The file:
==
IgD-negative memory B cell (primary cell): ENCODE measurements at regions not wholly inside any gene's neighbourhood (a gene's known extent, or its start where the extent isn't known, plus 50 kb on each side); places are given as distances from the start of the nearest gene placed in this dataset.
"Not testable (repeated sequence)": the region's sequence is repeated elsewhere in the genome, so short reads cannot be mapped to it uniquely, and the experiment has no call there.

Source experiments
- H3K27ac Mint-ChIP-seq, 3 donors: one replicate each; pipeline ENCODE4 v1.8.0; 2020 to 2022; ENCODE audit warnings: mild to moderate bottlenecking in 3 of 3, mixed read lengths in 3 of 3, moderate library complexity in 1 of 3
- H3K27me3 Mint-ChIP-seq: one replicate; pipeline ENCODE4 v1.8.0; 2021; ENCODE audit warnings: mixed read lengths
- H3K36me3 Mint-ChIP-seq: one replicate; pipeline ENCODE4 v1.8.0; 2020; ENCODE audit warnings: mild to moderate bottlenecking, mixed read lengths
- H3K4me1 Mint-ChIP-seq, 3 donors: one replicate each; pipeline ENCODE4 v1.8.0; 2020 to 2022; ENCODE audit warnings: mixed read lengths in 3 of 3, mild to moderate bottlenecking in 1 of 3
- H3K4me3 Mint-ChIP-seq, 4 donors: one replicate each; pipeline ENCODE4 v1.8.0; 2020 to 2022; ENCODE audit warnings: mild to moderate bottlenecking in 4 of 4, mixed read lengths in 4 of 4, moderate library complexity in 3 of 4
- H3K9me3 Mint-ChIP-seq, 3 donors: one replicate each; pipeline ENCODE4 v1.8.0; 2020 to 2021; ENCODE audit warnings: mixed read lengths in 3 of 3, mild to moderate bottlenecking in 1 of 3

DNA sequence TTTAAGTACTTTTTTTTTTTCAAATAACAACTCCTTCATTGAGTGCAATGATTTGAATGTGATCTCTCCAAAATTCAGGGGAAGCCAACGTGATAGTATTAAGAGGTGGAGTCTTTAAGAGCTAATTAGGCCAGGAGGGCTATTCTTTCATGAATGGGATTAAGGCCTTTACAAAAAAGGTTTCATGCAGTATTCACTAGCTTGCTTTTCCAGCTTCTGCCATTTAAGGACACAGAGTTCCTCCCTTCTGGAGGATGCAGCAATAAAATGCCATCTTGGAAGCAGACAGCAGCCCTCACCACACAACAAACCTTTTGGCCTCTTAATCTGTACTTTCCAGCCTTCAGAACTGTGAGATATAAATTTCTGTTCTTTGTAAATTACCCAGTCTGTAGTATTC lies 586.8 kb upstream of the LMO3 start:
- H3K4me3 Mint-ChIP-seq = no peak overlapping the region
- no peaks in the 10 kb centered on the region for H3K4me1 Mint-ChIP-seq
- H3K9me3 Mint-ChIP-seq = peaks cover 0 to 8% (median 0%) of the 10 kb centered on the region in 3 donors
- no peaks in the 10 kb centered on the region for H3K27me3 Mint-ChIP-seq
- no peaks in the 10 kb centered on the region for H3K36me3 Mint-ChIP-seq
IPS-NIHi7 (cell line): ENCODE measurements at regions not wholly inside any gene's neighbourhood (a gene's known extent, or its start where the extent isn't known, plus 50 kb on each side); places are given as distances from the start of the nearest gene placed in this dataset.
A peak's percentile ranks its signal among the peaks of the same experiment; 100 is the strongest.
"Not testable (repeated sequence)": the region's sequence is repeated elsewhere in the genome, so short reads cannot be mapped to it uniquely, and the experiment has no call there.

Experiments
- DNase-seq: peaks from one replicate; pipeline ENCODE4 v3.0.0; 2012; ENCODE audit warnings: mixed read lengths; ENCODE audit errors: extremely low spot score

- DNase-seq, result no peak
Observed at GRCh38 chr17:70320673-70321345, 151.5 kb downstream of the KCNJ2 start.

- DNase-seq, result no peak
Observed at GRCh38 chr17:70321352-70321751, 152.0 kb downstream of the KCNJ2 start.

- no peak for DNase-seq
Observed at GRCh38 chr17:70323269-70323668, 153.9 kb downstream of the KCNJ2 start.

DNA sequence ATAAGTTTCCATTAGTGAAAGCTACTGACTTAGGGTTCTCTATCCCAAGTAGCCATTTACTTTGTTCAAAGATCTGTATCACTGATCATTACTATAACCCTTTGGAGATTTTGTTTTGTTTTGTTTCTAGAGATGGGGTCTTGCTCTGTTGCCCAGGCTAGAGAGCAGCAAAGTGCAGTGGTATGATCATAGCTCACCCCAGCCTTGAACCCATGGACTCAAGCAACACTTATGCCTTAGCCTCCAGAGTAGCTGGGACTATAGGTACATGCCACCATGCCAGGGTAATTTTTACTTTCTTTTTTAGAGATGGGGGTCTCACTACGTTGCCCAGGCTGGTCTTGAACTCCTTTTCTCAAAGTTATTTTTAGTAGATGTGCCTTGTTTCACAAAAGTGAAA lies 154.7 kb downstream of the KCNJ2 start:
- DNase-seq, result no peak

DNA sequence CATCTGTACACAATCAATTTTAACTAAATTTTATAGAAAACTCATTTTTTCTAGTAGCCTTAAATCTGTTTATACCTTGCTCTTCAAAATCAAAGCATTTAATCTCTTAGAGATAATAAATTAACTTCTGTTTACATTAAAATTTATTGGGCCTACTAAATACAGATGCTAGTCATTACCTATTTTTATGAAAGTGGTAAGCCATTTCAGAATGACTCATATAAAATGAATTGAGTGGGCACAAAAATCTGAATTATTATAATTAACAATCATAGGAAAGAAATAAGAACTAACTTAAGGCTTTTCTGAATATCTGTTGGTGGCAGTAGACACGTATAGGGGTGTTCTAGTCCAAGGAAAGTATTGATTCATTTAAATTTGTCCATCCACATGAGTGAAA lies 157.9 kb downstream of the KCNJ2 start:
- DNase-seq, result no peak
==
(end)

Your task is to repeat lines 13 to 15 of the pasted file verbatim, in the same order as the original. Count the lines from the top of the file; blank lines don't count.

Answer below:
- H3K9me3 Mint-ChIP-seq = peaks cover 0 to 8% (median 0%) of the 10 kb centered on the region in 3 donors
- no peaks in the 10 kb centered on the region for H3K27me3 Mint-ChIP-seq
- no peaks in the 10 kb centered on the region for H3K36me3 Mint-ChIP-seq